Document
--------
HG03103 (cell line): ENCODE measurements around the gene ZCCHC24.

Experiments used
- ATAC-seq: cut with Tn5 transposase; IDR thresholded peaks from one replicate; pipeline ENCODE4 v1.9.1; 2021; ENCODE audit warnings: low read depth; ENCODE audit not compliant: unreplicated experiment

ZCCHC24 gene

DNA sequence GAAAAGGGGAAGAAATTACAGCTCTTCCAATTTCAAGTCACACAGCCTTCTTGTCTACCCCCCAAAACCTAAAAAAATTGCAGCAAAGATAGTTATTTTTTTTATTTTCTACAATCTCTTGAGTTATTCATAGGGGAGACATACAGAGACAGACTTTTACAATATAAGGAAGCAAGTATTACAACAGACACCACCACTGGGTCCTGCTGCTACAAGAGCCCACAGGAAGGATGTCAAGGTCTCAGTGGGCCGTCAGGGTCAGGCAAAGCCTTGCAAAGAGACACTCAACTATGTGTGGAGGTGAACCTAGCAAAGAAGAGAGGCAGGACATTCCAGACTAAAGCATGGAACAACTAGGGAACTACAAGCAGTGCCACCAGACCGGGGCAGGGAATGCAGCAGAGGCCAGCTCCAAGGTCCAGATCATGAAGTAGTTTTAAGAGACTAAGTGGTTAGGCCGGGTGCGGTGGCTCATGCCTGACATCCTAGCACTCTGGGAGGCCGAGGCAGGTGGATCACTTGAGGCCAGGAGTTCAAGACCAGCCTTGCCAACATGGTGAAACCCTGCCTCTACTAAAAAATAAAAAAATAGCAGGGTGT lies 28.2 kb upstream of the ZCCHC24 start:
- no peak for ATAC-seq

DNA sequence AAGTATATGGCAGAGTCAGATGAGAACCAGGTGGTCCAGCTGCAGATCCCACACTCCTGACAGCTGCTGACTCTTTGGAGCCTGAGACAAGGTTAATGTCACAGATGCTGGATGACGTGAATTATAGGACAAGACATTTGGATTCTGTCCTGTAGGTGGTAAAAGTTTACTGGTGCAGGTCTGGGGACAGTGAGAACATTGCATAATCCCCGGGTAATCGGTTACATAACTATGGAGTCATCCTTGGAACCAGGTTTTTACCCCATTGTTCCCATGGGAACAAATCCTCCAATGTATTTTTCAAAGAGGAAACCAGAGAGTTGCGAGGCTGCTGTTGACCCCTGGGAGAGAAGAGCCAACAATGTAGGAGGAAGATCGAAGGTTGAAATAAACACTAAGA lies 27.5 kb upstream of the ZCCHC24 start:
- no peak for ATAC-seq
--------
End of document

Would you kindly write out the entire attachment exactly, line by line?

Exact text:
HG03103 (cell line): ENCODE measurements around the gene ZCCHC24.

Experiments used
- ATAC-seq: cut with Tn5 transposase; IDR thresholded peaks from one replicate; pipeline ENCODE4 v1.9.1; 2021; ENCODE audit warnings: low read depth; ENCODE audit not compliant: unreplicated experiment

ZCCHC24 gene

DNA sequence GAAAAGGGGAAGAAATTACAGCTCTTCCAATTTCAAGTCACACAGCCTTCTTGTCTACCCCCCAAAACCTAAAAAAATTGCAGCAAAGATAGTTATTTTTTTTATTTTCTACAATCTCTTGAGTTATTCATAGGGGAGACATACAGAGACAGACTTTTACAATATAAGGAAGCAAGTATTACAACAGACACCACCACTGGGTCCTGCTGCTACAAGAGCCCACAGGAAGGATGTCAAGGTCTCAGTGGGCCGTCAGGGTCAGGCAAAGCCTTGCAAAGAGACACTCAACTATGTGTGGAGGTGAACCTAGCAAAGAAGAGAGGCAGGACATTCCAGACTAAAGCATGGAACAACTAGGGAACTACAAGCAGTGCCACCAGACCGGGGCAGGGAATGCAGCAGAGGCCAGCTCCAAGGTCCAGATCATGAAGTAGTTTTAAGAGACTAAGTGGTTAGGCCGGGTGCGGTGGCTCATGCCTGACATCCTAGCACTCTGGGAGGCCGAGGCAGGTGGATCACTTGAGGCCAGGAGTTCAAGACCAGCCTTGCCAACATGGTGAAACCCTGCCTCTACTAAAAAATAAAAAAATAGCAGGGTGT lies 28.2 kb upstream of the ZCCHC24 start:
- no peak for ATAC-seq

DNA sequence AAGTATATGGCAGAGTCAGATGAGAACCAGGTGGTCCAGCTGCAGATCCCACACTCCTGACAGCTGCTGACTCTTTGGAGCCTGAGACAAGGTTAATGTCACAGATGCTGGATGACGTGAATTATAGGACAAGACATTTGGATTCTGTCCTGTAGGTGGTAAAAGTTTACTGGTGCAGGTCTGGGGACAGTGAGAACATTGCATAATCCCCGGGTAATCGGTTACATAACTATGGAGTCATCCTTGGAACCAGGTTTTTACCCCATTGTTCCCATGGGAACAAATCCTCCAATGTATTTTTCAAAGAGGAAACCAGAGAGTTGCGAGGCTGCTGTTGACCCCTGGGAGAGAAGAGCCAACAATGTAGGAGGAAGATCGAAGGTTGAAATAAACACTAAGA lies 27.5 kb upstream of the ZCCHC24 start:
- no peak for ATAC-seq